Among the Shawnee Nation (Lexington)

Remembering the missing Town Branch (photo Lexington Herald-Leader)

At the beginning of New France, the Erie people were called “Shawnee”. During the Franco-Iroquois wars, from 1609 to the Treaty of the Great Peace of Montreal in 1701, the Shawnee Nation vacated the Ohio Valley moving southward.

Many of them resettled in Kentucky, which means “Land of Tomorrow” in the Iroquois language. It is said that there was a Shawnee village on the site of what is now Lexington along the Town Branch Creek, buried since 1890 and resurrected in turquoise paint in 2010 for remembrance purposes and historical value.

Pierre Chartier (also written Chartiers) was a fur trader. He was born in Nashville, Tennessee (a neighboring state of Kentucky), in 1690 from the union of Sewatha, a Shawnee woman, and Martin Chartier, a French-Canadian and the first white resident of Nashville. In 1743, in the footsteps of his father, Pierre erected a trading post at the confluence of the Ohio River and Chartiers Creek near Pittsburgh’s actual downtown in Pennsylvania. Today, Chartiers is a district of Pittsburgh named in his honour.

Martin Chartier, Pierre’s father, was born in 1655 in Poitiers, France. He arrived with his father René in the port of Quebec City in 1667. During the ocean crossing, René and Martin met Robert Cavelier de La Salle, who was also emigrating to New France. In 1672 and 1674 Martin accompanied Louis Jolliet on his expeditions to the Illinois Country. In addition, he helped build Fort Crèvecoeur in Peoria on the Illinois River in 1680.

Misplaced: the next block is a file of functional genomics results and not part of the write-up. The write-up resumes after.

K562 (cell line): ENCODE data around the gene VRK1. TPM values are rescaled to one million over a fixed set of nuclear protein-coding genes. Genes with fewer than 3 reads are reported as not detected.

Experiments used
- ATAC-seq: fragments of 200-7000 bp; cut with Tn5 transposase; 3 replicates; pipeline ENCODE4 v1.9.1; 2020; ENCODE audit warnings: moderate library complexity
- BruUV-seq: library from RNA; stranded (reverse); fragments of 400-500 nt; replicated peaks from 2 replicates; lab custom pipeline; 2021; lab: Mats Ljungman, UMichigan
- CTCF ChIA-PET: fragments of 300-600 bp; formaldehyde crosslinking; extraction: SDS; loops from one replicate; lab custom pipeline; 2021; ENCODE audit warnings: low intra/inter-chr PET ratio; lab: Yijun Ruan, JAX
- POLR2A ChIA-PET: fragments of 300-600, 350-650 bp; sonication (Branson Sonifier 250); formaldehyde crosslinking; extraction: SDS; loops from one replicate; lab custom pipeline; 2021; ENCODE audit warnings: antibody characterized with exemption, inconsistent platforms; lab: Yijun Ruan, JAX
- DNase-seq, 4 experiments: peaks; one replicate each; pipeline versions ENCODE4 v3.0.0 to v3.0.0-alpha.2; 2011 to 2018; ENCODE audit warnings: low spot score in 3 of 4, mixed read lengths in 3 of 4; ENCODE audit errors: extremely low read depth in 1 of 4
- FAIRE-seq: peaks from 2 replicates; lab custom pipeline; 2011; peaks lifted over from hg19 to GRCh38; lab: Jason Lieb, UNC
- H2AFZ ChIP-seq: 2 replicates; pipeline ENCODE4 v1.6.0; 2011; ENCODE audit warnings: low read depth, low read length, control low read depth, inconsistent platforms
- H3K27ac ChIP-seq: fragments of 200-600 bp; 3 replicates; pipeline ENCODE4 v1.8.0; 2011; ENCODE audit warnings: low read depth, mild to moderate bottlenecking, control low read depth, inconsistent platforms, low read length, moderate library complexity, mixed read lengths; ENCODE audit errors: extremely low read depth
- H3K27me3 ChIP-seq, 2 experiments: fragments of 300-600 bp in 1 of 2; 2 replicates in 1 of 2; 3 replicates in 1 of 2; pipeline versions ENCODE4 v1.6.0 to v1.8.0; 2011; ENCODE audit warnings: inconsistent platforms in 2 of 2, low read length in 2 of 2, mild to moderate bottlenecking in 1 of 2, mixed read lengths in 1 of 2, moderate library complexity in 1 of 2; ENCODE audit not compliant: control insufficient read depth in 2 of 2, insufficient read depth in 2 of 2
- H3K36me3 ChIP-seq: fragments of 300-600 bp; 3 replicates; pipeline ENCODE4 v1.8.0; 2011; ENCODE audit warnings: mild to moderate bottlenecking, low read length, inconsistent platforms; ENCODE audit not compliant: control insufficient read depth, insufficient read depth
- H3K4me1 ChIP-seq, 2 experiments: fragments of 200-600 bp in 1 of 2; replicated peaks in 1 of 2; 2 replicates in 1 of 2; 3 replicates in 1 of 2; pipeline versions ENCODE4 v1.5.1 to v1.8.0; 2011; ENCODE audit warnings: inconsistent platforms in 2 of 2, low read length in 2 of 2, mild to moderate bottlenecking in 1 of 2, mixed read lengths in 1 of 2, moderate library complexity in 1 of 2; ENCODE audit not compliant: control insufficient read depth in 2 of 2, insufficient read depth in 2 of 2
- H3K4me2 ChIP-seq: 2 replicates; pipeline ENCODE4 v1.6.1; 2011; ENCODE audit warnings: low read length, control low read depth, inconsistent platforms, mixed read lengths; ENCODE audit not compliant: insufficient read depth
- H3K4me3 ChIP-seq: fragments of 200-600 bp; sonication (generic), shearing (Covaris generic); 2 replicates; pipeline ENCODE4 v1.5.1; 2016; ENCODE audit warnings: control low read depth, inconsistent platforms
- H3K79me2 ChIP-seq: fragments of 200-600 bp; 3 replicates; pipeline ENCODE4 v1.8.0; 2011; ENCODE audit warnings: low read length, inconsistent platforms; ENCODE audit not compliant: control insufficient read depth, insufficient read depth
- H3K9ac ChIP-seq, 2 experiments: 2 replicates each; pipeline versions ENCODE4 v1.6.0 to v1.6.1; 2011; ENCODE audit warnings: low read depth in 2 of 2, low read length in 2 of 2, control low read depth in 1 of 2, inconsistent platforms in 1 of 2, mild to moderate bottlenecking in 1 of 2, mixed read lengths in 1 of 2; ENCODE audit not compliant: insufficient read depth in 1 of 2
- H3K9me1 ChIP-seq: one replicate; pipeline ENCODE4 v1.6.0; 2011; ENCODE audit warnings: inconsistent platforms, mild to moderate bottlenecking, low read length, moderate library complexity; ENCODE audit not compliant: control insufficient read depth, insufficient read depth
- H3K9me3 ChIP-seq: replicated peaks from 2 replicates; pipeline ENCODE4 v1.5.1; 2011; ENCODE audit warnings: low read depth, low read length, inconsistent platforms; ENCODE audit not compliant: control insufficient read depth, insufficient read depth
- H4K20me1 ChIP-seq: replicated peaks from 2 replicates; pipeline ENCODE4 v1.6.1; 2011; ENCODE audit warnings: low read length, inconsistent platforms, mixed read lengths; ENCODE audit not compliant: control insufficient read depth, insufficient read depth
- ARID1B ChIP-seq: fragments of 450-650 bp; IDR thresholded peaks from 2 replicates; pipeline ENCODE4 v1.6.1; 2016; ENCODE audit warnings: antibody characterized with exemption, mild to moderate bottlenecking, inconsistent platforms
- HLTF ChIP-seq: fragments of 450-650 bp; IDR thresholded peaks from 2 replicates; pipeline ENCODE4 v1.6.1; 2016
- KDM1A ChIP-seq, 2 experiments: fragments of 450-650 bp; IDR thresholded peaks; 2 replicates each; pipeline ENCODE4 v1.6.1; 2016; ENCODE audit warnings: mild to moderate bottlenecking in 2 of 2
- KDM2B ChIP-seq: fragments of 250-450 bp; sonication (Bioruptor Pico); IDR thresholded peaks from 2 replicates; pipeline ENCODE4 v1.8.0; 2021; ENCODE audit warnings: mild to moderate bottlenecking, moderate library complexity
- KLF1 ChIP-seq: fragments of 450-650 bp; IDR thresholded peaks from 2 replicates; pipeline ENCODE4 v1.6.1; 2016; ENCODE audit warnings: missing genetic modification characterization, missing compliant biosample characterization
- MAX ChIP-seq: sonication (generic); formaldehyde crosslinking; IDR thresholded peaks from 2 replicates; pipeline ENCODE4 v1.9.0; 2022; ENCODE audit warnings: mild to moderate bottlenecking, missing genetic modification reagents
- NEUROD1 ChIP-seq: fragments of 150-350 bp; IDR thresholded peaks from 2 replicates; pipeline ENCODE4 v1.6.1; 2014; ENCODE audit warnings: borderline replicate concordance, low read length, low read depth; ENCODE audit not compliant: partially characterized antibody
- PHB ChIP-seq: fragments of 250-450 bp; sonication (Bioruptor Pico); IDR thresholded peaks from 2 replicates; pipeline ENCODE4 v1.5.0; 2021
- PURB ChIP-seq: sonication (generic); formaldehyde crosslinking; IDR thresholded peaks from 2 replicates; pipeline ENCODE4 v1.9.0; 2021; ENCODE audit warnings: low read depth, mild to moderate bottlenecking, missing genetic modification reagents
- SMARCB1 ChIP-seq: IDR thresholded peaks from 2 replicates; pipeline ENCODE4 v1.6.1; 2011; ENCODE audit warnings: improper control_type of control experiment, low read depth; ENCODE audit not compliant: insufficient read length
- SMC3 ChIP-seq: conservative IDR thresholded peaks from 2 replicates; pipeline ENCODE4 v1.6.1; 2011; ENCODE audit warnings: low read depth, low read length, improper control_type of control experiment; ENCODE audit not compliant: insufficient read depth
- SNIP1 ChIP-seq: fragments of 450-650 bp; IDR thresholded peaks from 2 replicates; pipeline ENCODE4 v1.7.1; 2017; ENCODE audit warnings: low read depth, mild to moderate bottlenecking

On the Warrior’s Path

Shawnee village and cornfields (photo Deidre Mercer)

Pierre Chartier and his French-Canadian colleagues Pierre Bisaillon, Nicole Godin and Jacques Le Tort enjoyed the wild. They fluently spoke the Shawnee language, which is part of the Algonquian language family. They are said to have been among the first to deal with the Shawnee Nation in Kentucky as well as the inhabitants of the great Shawnee village of Eskippakithiki that the French called “Les vieux champs de maïs des Amérindiens” (Indian Old Fields) near Lexington. According to a 1736 census conducted by New France’s Administration, this village had about one thousand inhabitants or two hundred families. It was situated along a bison trail that the Shawnee people used to travel to the Great Lakes in the north or to Georgia in the south and which the French interpreted as the “Le sentier du guerrier” (The Warrior’s Path).

The Warrior’s Path became Kentucky’s first road. It did significantly facilitate trade between the French and the Native Americans occupying the wooded Appalachian valleys of the present day Carolinas and Georgia.